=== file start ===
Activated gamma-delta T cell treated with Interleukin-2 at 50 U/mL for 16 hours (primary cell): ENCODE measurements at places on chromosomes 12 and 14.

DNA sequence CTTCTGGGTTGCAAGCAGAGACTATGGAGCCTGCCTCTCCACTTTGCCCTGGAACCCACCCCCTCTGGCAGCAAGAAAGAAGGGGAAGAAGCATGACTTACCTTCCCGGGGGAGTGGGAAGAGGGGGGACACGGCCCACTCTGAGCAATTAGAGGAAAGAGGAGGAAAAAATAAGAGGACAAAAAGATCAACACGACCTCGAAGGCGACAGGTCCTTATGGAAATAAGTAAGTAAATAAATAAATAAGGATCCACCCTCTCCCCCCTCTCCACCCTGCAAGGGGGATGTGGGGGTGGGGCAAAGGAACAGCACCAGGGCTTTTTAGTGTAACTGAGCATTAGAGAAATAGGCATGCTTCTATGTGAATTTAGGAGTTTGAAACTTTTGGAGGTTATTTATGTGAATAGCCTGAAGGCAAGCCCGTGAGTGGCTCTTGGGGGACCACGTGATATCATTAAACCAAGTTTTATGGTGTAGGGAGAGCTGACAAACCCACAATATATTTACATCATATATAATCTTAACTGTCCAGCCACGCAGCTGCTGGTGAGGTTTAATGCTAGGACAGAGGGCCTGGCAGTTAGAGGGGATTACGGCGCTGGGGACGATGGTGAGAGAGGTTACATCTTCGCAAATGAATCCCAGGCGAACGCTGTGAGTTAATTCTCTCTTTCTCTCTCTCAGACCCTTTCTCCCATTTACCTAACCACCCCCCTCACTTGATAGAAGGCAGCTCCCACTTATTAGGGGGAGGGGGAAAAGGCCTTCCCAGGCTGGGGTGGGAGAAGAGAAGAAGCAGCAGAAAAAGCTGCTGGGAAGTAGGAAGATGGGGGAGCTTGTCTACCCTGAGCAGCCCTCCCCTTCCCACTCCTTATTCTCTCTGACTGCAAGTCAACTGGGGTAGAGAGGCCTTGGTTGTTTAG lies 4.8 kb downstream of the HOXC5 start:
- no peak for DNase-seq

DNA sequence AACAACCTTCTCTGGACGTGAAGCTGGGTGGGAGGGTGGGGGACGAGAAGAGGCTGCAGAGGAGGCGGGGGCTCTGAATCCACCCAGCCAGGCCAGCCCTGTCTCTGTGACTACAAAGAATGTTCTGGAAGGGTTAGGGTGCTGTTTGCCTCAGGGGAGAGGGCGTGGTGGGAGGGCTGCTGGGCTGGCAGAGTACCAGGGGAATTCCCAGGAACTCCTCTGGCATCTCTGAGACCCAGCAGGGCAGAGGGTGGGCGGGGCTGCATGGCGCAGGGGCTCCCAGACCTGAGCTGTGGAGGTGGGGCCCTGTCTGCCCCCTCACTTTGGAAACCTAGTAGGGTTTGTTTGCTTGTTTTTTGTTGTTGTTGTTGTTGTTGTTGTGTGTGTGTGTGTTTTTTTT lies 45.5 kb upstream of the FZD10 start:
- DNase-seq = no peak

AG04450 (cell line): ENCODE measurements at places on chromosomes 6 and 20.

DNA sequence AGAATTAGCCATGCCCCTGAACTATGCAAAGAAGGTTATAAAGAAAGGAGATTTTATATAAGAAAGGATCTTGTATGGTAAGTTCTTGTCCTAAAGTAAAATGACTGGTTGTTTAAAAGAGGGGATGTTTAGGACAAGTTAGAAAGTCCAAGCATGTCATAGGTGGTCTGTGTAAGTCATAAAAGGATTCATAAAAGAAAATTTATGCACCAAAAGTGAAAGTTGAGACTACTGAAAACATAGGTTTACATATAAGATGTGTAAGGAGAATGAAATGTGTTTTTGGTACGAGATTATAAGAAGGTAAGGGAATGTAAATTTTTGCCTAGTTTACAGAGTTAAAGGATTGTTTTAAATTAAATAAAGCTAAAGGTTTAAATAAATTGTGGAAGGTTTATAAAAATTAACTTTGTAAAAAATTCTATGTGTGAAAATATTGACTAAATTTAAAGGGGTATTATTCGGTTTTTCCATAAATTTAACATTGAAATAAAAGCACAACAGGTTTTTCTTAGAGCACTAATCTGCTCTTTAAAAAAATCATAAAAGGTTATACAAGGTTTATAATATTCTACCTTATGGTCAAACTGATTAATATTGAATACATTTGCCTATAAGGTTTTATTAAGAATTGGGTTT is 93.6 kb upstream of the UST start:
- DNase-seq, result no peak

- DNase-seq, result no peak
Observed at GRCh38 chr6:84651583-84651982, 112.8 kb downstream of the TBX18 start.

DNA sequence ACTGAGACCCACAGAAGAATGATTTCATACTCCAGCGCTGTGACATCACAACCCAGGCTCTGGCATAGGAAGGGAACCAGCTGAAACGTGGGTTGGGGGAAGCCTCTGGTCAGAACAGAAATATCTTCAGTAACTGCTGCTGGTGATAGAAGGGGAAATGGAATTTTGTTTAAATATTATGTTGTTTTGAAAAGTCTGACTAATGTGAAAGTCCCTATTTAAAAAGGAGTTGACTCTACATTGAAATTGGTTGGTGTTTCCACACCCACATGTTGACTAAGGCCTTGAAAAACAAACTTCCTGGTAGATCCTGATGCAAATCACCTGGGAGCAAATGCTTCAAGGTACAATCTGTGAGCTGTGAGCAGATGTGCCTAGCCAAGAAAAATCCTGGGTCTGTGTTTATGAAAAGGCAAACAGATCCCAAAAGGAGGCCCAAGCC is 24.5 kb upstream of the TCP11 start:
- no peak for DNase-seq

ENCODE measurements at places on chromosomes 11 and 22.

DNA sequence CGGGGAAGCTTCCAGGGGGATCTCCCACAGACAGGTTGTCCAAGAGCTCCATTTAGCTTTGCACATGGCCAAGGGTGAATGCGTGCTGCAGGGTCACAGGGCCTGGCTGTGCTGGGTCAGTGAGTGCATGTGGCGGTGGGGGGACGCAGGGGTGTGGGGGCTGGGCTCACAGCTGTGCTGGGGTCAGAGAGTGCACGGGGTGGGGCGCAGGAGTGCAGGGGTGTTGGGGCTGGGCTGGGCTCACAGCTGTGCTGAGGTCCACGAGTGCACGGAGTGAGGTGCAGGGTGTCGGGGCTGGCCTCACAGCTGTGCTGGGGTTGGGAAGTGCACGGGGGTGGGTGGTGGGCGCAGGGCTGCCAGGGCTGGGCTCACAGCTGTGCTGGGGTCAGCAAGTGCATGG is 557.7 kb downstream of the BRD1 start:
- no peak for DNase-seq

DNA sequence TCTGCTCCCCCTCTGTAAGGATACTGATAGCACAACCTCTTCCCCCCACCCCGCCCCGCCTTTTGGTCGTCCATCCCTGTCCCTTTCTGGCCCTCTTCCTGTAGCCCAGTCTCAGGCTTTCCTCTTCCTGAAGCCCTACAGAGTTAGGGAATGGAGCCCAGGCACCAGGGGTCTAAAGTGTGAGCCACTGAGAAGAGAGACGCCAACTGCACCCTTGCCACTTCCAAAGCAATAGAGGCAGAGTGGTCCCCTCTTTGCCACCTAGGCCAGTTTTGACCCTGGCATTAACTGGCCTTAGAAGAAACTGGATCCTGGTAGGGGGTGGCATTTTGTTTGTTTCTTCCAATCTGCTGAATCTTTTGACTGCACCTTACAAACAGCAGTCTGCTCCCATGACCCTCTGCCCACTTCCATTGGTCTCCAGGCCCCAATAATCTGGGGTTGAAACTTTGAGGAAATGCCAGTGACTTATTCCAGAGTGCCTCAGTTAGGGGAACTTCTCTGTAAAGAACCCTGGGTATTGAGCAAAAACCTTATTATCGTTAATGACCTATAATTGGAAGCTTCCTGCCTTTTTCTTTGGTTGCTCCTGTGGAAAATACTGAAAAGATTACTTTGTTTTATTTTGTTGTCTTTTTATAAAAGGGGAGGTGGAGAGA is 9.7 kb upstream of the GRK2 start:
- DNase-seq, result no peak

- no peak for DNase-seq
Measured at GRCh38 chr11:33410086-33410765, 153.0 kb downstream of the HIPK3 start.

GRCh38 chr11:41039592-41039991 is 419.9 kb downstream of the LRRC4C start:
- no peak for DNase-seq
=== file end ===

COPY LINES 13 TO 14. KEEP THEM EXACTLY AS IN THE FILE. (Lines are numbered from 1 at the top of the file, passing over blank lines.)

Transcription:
ENCODE measurements at places on chromosomes 11 and 22.

DNA sequence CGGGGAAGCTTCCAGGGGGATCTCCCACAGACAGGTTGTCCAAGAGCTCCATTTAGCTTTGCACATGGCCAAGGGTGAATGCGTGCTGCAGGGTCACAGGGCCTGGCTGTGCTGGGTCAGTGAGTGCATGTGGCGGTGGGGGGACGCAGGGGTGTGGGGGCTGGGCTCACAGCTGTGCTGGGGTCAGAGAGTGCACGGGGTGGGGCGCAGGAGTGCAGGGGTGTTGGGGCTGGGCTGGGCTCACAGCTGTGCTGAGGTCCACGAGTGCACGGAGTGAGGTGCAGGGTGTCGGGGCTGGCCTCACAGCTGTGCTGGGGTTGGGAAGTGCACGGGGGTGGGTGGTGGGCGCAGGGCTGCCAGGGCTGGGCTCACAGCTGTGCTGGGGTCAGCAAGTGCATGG is 557.7 kb downstream of the BRD1 start: